This was my fifth flight in so many days. Like yesterday I went for altitude but this time I wore a flight jacket over the red suit. It was probably the laziest flight I’ve ever done. I let the torque steer do the work while I made lazy circles up to 6000. Initial climb rate was 260 but it decreased to a bit under 150 at 6000. It took almost exactly 30 minutes to get to 6000 making the average climb rate 200 ft per minute. Next time, I’ll try to note the time for each incremental 1000. Temp was 74 degrees at the surface with 99 percent humidity.
The view from the top was wonderful. I could see the whole harbor and the Myakka and Peace Rivers feeding it. The sun was rising behind Punta Gorda, as I climbed, it began to reflect off the canals sparkling like jewels. There was one lonely sailboat south of fish haven. Just a silhouette in the glare of the sun.
The takeoff was flawless and so was the landing, except that I had been so lazy and such a “passenger”, throughout the flight that I had to admonish myself to wake up and pay attention. The landing zone came up fast and I had to hustle to get my hands in the toggles to be ready on the first pass.
This machine has a right hand torque twist, at power. Add to that the drag of the chase cam and it requires either constant left brake or significant trim imbalance to fly a strait line. It’s possible the whole thing is caused by the motor but it doesn’t make sense to hang the cam off the right side of the wing if it’s already wanting to turn that way.
Go Pro…. The Hero 7 failed. The error code is no SD card but I think it’s related to the recent freeze up incidents. …. Yesterday was the first time the camera was flying correctly. I positioned it just behind the paramotor so the wing would be up when tension came on the towing bridle. Today I did about the same thing and it ended up flying upside down. Go Figure. I have not reviewed the footage but I doubt the rig will be in view. No biggie…. The light was lousy. I didn’t miss anything.
The abrasion on the risers is getting worse and will have to be addressed. Some kind of shield that’s thin and abrasion resistant. Aluminum Tape?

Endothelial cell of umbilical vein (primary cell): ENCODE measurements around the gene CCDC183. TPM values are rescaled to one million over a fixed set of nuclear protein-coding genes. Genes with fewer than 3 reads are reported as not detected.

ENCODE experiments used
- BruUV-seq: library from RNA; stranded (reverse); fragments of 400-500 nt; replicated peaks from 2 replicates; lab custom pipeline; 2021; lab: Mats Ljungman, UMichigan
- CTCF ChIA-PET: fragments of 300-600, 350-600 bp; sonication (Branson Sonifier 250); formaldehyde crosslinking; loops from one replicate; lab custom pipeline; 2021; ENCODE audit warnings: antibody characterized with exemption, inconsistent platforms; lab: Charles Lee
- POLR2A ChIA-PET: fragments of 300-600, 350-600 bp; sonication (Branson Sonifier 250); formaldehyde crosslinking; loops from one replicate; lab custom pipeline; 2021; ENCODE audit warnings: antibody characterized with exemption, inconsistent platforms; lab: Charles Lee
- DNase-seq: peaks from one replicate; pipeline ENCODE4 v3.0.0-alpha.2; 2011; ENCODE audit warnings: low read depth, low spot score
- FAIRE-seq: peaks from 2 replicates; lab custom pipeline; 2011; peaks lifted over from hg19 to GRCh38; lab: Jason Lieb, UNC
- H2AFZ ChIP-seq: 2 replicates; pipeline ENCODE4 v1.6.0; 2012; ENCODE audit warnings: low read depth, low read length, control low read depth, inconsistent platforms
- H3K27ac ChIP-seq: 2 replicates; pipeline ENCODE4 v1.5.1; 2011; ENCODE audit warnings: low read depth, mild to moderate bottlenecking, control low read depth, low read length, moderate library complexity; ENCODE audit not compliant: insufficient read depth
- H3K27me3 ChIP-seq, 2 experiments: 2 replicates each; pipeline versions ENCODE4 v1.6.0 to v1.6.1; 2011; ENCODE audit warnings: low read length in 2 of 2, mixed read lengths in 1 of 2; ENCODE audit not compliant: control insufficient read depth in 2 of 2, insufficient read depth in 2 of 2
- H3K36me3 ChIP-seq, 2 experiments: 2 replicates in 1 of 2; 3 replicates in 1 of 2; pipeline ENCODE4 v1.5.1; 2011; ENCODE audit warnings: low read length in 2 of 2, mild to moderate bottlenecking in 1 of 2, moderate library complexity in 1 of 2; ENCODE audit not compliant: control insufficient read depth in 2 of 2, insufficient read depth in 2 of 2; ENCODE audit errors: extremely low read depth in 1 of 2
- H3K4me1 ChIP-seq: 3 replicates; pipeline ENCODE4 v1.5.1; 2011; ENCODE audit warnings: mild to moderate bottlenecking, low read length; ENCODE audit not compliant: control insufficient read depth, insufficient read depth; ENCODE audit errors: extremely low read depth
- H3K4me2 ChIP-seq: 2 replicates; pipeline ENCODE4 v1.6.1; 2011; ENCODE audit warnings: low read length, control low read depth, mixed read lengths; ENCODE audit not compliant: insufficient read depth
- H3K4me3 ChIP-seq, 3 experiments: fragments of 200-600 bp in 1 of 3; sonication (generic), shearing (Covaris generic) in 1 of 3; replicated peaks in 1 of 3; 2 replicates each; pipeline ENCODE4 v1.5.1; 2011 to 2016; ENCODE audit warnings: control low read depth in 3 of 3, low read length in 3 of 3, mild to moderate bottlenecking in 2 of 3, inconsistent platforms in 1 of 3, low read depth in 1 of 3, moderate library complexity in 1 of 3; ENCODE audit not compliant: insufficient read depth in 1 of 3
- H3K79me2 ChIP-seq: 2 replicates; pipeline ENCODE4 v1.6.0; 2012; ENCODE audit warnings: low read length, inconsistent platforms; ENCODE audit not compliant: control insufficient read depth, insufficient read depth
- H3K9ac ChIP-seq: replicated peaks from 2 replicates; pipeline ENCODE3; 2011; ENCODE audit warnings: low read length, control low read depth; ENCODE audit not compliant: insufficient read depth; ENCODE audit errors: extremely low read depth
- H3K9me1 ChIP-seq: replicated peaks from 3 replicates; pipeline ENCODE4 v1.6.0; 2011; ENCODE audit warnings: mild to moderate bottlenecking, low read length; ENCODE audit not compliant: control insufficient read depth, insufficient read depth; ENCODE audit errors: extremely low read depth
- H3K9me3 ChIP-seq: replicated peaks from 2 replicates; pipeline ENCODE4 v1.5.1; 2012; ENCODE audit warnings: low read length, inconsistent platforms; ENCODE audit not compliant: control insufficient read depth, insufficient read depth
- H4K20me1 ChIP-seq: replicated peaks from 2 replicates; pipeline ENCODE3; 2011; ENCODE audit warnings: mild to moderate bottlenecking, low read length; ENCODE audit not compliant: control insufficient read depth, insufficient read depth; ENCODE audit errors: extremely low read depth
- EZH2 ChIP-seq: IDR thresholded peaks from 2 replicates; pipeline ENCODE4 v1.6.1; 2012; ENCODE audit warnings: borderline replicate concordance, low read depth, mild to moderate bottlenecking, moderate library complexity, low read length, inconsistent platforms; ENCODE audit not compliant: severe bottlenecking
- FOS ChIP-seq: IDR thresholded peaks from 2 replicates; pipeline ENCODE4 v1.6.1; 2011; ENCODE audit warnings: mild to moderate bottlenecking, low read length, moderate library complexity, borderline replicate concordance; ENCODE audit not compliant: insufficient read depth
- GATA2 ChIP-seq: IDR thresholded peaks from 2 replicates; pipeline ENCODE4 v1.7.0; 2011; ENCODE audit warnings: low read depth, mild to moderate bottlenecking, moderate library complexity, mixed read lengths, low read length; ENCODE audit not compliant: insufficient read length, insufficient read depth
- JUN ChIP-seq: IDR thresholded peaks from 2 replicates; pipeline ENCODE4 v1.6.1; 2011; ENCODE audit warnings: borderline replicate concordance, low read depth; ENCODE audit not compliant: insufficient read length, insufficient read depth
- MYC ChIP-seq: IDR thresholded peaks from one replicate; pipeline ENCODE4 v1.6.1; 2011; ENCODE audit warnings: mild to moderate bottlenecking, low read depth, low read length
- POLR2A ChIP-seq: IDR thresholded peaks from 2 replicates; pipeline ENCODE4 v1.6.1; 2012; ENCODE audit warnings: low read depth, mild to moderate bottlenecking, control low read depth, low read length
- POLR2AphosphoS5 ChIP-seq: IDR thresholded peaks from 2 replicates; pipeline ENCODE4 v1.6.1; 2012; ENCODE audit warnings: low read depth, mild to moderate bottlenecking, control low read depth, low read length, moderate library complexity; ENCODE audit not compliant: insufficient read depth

Everything went smooth. The chase cam is getting dialed in and for the second day the weather was beautiful. I set-up 45 degrees off the runway attempting a quick crosswind adjustment. Almost made it too. I couldn’t start the turn before leaving the circle so I widened the turn, rolled into the grass and was able to get back on the runway. I kept it on the ground as long as possible for a, “no brake“, launch.
I made some lazy torque circles and climbed to 3000 ft. Then flew over to the Gaspirilla Marina. There was one small prop plane at the jet port, first time I seen anything other than midsized business jets.
The first launch was clean. Well…. Pretty clean. The left side was fouled by the chase cam. It came up crooked and had a hard time getting inflated. When it did harden up, I applied power and lifted off without using brake. As soon as I saw the cam was wrapped in the lines, I decided to land and made a short circle back to the LZ. Clean landing with cam in grass.
No Flyskyhy track. Flight time 3 minutes 6 seconds.
The next flight contained an abort. The breeze had stabilized, it was light but 40 degrees off the runway. I didn’t want to drag the wing and instead I got a half wet wing and 20 minutes wasted to reset. I marched the APCO a couple of hundred feet back and watched the wind build and stabilize 30 degrees of the runway.
I got up early and met Rob Nordlund at 6:00am. The air was still and humid. He set up on the road and was off quickly. I followed about 5 minutes later. Take off speed was high, probably due to 100% humidity. I was surprised by the slow climb out and probably should have stayed on the ground longer.